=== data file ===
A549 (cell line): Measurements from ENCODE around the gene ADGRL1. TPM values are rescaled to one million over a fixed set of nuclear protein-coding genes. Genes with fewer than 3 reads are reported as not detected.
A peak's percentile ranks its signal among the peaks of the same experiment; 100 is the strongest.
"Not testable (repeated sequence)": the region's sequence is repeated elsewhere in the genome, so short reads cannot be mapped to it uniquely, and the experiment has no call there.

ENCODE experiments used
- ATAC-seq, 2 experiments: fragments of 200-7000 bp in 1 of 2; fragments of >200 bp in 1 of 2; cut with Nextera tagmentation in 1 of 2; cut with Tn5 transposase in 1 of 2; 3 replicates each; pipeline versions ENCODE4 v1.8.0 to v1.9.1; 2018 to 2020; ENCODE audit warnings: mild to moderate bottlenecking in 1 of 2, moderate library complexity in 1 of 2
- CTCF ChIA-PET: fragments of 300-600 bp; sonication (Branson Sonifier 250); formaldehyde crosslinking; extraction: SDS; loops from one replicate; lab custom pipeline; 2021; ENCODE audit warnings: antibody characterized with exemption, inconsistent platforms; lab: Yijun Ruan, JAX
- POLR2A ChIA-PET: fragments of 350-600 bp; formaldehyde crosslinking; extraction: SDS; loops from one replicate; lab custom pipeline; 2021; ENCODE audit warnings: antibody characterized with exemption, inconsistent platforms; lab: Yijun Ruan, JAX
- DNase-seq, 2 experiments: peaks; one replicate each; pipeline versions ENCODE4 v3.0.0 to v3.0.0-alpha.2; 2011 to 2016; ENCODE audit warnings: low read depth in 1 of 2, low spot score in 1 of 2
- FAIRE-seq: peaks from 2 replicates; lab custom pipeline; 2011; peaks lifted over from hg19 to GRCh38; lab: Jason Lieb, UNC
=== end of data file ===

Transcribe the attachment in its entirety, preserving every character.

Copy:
A549 (cell line): Measurements from ENCODE around the gene ADGRL1. TPM values are rescaled to one million over a fixed set of nuclear protein-coding genes. Genes with fewer than 3 reads are reported as not detected.
A peak's percentile ranks its signal among the peaks of the same experiment; 100 is the strongest.
"Not testable (repeated sequence)": the region's sequence is repeated elsewhere in the genome, so short reads cannot be mapped to it uniquely, and the experiment has no call there.

ENCODE experiments used
- ATAC-seq, 2 experiments: fragments of 200-7000 bp in 1 of 2; fragments of >200 bp in 1 of 2; cut with Nextera tagmentation in 1 of 2; cut with Tn5 transposase in 1 of 2; 3 replicates each; pipeline versions ENCODE4 v1.8.0 to v1.9.1; 2018 to 2020; ENCODE audit warnings: mild to moderate bottlenecking in 1 of 2, moderate library complexity in 1 of 2
- CTCF ChIA-PET: fragments of 300-600 bp; sonication (Branson Sonifier 250); formaldehyde crosslinking; extraction: SDS; loops from one replicate; lab custom pipeline; 2021; ENCODE audit warnings: antibody characterized with exemption, inconsistent platforms; lab: Yijun Ruan, JAX
- POLR2A ChIA-PET: fragments of 350-600 bp; formaldehyde crosslinking; extraction: SDS; loops from one replicate; lab custom pipeline; 2021; ENCODE audit warnings: antibody characterized with exemption, inconsistent platforms; lab: Yijun Ruan, JAX
- DNase-seq, 2 experiments: peaks; one replicate each; pipeline versions ENCODE4 v3.0.0 to v3.0.0-alpha.2; 2011 to 2016; ENCODE audit warnings: low read depth in 1 of 2, low spot score in 1 of 2
- FAIRE-seq: peaks from 2 replicates; lab custom pipeline; 2011; peaks lifted over from hg19 to GRCh38; lab: Jason Lieb, UNC